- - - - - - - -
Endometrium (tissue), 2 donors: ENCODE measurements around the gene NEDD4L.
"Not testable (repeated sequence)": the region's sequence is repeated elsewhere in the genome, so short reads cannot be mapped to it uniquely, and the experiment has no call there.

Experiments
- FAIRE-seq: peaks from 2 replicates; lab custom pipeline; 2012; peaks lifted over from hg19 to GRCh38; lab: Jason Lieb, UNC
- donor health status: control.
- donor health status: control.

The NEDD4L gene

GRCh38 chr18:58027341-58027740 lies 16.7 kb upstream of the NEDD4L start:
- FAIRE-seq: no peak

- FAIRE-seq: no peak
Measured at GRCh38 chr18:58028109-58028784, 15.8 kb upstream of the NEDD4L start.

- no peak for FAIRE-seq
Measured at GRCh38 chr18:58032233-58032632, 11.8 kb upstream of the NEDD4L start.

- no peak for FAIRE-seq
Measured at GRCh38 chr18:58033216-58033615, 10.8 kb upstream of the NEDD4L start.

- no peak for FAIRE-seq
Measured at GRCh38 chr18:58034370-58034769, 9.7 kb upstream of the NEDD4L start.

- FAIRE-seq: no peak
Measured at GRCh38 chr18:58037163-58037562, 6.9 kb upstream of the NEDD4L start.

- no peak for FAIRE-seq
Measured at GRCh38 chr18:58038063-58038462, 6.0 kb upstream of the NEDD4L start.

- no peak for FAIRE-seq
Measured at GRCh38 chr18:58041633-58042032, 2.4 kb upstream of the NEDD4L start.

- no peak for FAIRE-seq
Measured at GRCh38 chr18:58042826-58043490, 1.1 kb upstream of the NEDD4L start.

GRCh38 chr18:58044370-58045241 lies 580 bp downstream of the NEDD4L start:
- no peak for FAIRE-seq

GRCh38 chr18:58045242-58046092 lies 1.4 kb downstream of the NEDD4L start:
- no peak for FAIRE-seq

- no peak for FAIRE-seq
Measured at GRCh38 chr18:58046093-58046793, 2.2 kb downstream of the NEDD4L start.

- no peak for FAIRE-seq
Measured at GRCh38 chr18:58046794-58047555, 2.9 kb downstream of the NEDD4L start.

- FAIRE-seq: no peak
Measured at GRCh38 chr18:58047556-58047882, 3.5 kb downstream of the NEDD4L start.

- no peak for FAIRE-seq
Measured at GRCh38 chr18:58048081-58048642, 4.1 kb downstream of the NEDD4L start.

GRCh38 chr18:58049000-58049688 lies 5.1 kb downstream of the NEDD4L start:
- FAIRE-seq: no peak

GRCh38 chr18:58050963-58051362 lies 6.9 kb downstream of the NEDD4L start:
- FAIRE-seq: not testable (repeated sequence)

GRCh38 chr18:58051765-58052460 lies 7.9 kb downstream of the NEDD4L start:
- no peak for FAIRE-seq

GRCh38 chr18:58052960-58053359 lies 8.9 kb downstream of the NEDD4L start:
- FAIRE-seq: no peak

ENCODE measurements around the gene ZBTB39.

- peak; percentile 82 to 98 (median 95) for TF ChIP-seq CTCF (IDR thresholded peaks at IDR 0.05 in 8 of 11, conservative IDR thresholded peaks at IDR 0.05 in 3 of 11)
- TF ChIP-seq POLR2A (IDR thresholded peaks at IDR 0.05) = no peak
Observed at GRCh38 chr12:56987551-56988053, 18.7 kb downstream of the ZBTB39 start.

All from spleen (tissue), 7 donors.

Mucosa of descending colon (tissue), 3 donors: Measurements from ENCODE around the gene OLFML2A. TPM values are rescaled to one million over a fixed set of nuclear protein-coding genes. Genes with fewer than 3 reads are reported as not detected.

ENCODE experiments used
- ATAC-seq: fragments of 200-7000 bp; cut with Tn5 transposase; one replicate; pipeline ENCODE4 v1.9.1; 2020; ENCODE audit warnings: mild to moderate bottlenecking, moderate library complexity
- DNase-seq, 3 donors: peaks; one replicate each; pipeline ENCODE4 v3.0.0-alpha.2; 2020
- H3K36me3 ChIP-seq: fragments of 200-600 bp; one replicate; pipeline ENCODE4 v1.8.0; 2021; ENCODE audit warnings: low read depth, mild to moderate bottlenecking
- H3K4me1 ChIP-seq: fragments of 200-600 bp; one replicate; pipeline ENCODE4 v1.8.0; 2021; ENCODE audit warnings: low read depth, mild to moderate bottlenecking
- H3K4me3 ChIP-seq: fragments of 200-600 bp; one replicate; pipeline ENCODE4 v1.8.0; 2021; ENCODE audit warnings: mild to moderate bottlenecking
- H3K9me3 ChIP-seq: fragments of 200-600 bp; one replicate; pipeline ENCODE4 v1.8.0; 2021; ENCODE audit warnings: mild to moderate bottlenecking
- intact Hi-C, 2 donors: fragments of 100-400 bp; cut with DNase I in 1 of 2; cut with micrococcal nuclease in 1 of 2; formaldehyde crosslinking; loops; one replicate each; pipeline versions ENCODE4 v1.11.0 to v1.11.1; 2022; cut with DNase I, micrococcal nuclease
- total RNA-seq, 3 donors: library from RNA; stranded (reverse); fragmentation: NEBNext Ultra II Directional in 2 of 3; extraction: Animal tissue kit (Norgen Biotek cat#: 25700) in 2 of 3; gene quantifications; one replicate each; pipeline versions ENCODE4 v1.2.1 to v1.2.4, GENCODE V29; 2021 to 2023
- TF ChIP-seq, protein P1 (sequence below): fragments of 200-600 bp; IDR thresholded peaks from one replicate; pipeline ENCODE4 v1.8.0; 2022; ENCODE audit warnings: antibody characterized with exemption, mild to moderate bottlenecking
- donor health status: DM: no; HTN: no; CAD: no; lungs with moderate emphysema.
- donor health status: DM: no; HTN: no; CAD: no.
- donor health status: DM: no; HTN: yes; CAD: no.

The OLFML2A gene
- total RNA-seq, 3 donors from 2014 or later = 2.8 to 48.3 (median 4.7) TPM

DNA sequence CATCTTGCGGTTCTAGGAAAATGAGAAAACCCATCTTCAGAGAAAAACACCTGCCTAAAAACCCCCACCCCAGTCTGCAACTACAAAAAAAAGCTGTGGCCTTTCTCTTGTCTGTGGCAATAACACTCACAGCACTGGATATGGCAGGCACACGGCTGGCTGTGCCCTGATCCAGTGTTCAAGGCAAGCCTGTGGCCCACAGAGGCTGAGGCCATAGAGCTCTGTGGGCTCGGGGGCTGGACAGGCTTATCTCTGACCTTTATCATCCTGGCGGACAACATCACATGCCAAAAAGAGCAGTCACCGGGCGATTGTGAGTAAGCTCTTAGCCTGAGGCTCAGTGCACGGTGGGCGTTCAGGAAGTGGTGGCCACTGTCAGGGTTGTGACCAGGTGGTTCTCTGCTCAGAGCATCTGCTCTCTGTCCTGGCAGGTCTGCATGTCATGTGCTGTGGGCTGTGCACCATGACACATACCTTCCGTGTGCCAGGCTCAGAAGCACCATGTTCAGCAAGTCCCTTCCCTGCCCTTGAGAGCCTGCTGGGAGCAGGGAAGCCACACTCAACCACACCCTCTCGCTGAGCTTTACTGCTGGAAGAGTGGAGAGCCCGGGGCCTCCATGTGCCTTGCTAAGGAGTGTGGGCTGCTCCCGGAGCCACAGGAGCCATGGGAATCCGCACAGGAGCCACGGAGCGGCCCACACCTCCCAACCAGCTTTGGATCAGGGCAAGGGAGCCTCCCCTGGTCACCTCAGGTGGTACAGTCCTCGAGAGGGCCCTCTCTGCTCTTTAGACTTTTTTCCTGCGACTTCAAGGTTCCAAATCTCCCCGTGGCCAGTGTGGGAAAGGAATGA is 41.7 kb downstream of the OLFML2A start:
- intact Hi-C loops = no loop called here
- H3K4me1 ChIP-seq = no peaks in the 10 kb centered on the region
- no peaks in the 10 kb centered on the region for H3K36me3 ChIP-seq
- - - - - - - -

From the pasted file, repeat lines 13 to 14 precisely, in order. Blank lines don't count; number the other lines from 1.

Measured at GRCh38 chr18:58032233-58032632, 11.8 kb upstream of the NEDD4L start.

- no peak for FAIRE-seq